The Group of Seven nations on Sunday pledged to rapidly scale up technologies and policies that accelerate the transition away from unabated coal capacity, including ending new government support for coal power by the end of this year.
The countries, in a communique following their summit in Britain, confirmed pledges to increase climate finance contributions as part of efforts to reduce emissions that contribute to climate change and help a move toward cleaner energy, although climate groups said firm cash promises and other details were missing.
"Coal power generation is the single biggest cause of greenhouse gas emissions," the seven nations - the United States, Britain, Canada, France, Germany, Italy and Japan - said, adding "continued global investment in unabated coal power generation is incompatible with keeping 1.5°C within reach."
"We stress that international investments in unabated coal must stop now and we commit now to an end to new direct government support for unabated international thermal coal power generation by the end of 2021," they said.
US President Joe Biden, speaking after the summit, noted a commitment of up to $2 billion "to support developing countries as they transition away from unabated coal-fired power."
The nations, in their statement, vowed to focus on other technologies, including carbon capture, to help speed up the transition away from coal.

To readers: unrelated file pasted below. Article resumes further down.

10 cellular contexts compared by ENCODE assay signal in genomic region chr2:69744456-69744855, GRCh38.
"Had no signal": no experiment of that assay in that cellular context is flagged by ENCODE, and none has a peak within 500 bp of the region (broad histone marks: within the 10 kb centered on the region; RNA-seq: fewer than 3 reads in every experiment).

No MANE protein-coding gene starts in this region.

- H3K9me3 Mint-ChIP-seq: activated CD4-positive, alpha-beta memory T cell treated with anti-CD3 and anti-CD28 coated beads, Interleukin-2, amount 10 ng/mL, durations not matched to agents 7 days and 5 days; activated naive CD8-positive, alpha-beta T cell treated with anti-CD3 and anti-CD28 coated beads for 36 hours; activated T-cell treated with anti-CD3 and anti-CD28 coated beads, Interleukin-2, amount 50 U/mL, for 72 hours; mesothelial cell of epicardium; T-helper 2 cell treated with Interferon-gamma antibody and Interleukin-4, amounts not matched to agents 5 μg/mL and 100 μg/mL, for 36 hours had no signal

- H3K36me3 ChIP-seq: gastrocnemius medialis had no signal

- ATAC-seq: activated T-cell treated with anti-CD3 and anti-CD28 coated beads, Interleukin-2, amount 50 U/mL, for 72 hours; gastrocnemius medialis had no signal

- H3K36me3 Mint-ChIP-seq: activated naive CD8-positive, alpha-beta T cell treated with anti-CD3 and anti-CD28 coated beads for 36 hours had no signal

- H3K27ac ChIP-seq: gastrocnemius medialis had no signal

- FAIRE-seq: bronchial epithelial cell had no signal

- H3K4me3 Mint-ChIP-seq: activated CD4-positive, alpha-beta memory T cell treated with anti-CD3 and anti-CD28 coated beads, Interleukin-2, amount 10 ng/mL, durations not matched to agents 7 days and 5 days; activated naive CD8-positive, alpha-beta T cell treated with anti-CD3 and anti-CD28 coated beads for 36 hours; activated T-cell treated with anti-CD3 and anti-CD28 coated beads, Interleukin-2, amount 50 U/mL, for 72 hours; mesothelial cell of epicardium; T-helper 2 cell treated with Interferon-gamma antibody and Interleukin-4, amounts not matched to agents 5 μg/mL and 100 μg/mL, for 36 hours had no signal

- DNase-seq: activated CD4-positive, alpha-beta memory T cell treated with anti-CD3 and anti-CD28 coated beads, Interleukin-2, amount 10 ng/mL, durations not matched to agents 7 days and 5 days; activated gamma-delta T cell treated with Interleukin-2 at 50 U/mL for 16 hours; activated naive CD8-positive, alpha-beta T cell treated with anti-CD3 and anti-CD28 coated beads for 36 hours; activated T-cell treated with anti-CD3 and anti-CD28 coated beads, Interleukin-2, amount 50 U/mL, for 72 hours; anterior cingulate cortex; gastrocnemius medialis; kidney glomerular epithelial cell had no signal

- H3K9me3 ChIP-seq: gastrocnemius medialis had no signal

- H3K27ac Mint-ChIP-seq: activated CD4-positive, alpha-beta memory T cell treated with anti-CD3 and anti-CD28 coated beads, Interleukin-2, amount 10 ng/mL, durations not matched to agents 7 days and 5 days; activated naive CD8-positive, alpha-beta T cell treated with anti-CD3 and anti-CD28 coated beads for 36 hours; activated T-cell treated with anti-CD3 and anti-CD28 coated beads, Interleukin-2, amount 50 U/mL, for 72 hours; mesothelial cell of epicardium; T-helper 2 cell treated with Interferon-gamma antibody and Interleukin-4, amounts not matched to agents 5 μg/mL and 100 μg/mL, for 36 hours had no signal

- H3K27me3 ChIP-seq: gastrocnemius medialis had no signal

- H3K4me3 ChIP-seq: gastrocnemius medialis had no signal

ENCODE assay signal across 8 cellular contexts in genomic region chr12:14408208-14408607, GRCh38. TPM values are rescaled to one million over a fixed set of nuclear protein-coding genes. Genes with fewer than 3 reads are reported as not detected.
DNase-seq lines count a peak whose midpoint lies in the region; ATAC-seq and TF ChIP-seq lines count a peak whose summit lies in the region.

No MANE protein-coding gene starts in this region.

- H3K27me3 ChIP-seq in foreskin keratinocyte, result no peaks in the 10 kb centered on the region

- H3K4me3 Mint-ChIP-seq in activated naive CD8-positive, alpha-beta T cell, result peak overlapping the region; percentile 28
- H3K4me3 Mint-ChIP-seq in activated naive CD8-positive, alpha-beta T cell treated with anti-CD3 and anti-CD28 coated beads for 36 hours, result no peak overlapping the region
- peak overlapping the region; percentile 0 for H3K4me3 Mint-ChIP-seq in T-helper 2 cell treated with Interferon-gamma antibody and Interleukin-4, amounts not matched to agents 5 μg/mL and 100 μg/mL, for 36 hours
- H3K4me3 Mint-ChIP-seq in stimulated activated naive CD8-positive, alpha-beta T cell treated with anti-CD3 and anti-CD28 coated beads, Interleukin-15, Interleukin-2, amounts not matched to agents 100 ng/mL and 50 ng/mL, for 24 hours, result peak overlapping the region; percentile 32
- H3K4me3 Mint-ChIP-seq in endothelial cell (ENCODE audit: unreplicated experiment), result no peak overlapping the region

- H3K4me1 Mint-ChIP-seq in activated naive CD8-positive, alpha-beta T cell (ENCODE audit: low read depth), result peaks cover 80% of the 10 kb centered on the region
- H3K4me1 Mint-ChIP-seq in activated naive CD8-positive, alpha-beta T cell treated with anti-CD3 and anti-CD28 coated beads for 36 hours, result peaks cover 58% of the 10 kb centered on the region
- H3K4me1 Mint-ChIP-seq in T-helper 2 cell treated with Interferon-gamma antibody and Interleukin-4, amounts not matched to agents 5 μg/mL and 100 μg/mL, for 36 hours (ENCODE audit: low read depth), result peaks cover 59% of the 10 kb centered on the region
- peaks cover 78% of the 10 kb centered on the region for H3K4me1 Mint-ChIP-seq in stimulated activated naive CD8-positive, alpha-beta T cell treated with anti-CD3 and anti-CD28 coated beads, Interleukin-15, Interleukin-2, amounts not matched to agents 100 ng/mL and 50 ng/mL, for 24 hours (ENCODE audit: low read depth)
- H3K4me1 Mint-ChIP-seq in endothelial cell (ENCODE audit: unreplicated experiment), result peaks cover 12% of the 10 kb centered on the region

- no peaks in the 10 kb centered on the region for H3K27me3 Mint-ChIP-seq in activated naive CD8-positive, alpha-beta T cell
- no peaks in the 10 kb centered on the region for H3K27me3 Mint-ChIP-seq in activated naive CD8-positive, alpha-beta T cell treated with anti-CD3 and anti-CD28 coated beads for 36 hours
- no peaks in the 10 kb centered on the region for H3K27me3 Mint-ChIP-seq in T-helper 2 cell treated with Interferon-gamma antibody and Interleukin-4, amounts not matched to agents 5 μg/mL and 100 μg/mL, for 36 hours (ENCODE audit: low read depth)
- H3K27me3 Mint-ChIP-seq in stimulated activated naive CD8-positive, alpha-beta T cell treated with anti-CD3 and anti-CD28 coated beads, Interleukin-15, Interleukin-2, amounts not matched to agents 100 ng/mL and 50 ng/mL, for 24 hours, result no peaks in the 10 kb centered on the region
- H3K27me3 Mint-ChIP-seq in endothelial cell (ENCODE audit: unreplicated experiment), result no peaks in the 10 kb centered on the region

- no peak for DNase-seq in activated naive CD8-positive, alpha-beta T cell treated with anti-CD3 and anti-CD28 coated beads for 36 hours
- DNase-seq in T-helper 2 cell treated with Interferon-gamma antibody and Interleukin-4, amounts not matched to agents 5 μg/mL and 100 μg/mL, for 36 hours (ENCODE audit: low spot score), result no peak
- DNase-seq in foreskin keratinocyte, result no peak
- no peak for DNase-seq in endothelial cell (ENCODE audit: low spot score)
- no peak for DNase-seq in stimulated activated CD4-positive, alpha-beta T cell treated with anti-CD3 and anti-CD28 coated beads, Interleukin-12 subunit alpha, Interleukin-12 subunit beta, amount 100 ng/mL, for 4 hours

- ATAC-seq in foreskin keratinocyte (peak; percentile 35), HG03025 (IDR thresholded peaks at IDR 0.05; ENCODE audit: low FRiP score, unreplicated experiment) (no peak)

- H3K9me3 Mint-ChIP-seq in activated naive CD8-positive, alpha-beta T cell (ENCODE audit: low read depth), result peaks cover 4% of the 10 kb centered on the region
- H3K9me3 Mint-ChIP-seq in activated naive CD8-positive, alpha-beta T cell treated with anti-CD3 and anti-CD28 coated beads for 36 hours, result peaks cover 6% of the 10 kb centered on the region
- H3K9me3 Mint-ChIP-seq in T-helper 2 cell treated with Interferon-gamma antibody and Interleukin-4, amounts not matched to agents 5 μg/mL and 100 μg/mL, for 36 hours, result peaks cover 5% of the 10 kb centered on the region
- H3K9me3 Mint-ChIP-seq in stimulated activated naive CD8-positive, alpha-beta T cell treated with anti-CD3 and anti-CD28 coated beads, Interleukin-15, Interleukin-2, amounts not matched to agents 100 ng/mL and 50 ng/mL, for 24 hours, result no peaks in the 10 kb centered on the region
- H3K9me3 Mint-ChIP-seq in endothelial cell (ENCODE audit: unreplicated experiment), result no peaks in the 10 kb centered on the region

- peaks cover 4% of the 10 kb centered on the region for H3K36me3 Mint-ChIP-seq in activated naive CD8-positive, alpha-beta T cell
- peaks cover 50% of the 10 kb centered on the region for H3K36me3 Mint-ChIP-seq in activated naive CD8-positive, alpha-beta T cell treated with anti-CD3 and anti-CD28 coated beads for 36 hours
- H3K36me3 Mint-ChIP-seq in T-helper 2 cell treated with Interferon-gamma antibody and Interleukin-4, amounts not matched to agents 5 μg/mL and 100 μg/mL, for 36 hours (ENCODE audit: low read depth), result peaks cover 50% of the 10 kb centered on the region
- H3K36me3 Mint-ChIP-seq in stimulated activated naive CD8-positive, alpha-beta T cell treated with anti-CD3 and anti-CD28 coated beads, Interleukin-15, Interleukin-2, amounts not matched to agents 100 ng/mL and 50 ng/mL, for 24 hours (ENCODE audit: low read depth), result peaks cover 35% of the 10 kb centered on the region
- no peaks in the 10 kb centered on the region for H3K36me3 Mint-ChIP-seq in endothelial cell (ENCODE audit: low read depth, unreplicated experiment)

"We will focus on accelerating progress on electrification and batteries, hydrogen, carbon capture, usage and storage, zero-emission aviation and shipping, and for those countries that opt to use it, nuclear power," the communique said.
The pledge comes as veteran environmentalist and broadcaster David Attenborough told the gathering of the world's richest nations the natural world was "greatly diminished" and inequality was widespread.
"The question science forces us to address specifically in 2021 is whether as a result of these intertwined facts we are on the verge of destabilising the entire planet?" he said.
"If that is so, then the decisions we make this decade - in particular the decisions made by the most economically advanced nations - are the most important in human history," he said.
Some green groups were unimpressed with the climate pledges.
Climate Action Network director Catherine Pettengell said the G7 had failed to rise to the challenge of agreeing on concrete commitments on climate finance.
"We had hoped that the leaders of the world's richest nations would come away from this week having put their money where their mouth is," she said.
European Commission President Ursula von der Leyen said the G7 leaders had agreed to phase out coal but the communique seemed less clear.
"We have committed to rapidly scale-up technologies and policies that further accelerate the transition away from unabated coal capacity, consistent with our 2030 NDCs and net-zero commitment," it said.
The leaders also pledged to work together to tackle so-called carbon leakage - the risk that tough climate policies could cause companies to relocate to regions where they can continue to pollute cheaply.
But there were few details on how they would manage to cut emissions, with an absence of specific measures on everything from the phasing out of coal to moving to electric vehicles.